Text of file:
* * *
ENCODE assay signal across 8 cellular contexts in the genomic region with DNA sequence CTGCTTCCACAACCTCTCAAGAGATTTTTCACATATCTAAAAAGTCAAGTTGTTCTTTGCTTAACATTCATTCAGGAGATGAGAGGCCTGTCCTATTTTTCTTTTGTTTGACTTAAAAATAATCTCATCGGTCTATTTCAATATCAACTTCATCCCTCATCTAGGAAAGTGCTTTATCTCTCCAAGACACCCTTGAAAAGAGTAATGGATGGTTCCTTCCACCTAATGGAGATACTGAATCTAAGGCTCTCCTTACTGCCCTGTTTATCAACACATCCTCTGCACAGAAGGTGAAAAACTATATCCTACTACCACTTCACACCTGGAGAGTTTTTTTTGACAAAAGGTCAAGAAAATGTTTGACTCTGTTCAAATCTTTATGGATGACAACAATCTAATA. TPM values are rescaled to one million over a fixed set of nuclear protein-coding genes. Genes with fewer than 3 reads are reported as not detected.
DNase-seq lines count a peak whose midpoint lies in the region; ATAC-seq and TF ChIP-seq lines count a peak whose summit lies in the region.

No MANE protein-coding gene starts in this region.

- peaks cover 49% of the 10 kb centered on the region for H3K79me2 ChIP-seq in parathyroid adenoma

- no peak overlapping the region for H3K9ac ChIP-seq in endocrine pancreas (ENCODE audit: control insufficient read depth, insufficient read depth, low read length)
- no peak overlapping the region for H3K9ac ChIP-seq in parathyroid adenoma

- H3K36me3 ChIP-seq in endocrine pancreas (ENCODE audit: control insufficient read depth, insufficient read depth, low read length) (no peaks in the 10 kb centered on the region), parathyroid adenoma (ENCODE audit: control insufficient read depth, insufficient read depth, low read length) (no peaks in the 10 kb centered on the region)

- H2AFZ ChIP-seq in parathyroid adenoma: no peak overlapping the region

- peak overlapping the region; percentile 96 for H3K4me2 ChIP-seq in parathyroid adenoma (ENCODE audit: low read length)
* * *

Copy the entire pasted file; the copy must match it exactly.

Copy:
ENCODE assay signal across 8 cellular contexts in the genomic region with DNA sequence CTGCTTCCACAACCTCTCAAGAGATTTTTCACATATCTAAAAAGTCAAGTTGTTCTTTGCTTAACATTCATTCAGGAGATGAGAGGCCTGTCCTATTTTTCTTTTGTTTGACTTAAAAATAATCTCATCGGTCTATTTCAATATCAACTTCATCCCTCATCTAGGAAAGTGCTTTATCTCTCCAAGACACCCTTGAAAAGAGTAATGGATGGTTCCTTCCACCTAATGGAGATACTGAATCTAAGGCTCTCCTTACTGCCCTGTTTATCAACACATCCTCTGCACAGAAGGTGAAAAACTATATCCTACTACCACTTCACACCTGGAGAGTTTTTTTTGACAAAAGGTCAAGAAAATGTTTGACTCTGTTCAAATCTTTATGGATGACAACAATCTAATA. TPM values are rescaled to one million over a fixed set of nuclear protein-coding genes. Genes with fewer than 3 reads are reported as not detected.
DNase-seq lines count a peak whose midpoint lies in the region; ATAC-seq and TF ChIP-seq lines count a peak whose summit lies in the region.

No MANE protein-coding gene starts in this region.

- peaks cover 49% of the 10 kb centered on the region for H3K79me2 ChIP-seq in parathyroid adenoma

- no peak overlapping the region for H3K9ac ChIP-seq in endocrine pancreas (ENCODE audit: control insufficient read depth, insufficient read depth, low read length)
- no peak overlapping the region for H3K9ac ChIP-seq in parathyroid adenoma

- H3K36me3 ChIP-seq in endocrine pancreas (ENCODE audit: control insufficient read depth, insufficient read depth, low read length) (no peaks in the 10 kb centered on the region), parathyroid adenoma (ENCODE audit: control insufficient read depth, insufficient read depth, low read length) (no peaks in the 10 kb centered on the region)

- H2AFZ ChIP-seq in parathyroid adenoma: no peak overlapping the region

- peak overlapping the region; percentile 96 for H3K4me2 ChIP-seq in parathyroid adenoma (ENCODE audit: low read length)